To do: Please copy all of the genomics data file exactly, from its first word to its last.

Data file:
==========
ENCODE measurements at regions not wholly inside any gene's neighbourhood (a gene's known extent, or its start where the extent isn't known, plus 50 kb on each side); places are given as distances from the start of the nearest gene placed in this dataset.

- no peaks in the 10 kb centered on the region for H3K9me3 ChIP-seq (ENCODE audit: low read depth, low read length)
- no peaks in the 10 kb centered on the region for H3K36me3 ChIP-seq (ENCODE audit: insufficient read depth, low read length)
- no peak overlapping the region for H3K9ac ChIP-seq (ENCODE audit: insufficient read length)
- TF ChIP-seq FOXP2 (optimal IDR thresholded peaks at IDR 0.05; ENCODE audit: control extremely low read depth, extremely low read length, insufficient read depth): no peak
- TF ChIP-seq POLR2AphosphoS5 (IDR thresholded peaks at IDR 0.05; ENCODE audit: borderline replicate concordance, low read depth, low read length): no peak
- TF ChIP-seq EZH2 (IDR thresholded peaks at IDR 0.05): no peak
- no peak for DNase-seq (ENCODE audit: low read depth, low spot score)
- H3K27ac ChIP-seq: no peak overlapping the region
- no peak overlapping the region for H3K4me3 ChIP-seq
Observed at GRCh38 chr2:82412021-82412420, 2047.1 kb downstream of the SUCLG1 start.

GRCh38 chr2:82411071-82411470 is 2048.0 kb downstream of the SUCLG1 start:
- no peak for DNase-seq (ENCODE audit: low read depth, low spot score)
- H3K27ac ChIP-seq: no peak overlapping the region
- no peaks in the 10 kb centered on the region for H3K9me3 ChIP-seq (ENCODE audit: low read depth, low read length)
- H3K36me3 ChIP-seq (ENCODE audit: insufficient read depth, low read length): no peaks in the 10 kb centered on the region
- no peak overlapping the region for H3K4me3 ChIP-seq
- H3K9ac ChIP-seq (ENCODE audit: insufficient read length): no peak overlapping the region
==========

ENCODE measurements at regions not wholly inside any gene's neighbourhood (a gene's known extent, or its start where the extent isn't known, plus 50 kb on each side); places are given as distances from the start of the nearest gene placed in this dataset.

- no peaks in the 10 kb centered on the region for H3K9me3 ChIP-seq (ENCODE audit: low read depth, low read length)
- no peaks in the 10 kb centered on the region for H3K36me3 ChIP-seq (ENCODE audit: insufficient read depth, low read length)
- no peak overlapping the region for H3K9ac ChIP-seq (ENCODE audit: insufficient read length)
- TF ChIP-seq FOXP2 (optimal IDR thresholded peaks at IDR 0.05; ENCODE audit: control extremely low read depth, extremely low read length, insufficient read depth): no peak
- TF ChIP-seq POLR2AphosphoS5 (IDR thresholded peaks at IDR 0.05; ENCODE audit: borderline replicate concordance, low read depth, low read length): no peak
- TF ChIP-seq EZH2 (IDR thresholded peaks at IDR 0.05): no peak
- no peak for DNase-seq (ENCODE audit: low read depth, low spot score)
- H3K27ac ChIP-seq: no peak overlapping the region
- no peak overlapping the region for H3K4me3 ChIP-seq
Observed at GRCh38 chr2:82412021-82412420, 2047.1 kb downstream of the SUCLG1 start.

GRCh38 chr2:82411071-82411470 is 2048.0 kb downstream of the SUCLG1 start:
- no peak for DNase-seq (ENCODE audit: low read depth, low spot score)
- H3K27ac ChIP-seq: no peak overlapping the region
- no peaks in the 10 kb centered on the region for H3K9me3 ChIP-seq (ENCODE audit: low read depth, low read length)
- H3K36me3 ChIP-seq (ENCODE audit: insufficient read depth, low read length): no peaks in the 10 kb centered on the region
- no peak overlapping the region for H3K4me3 ChIP-seq
- H3K9ac ChIP-seq (ENCODE audit: insufficient read length): no peak overlapping the region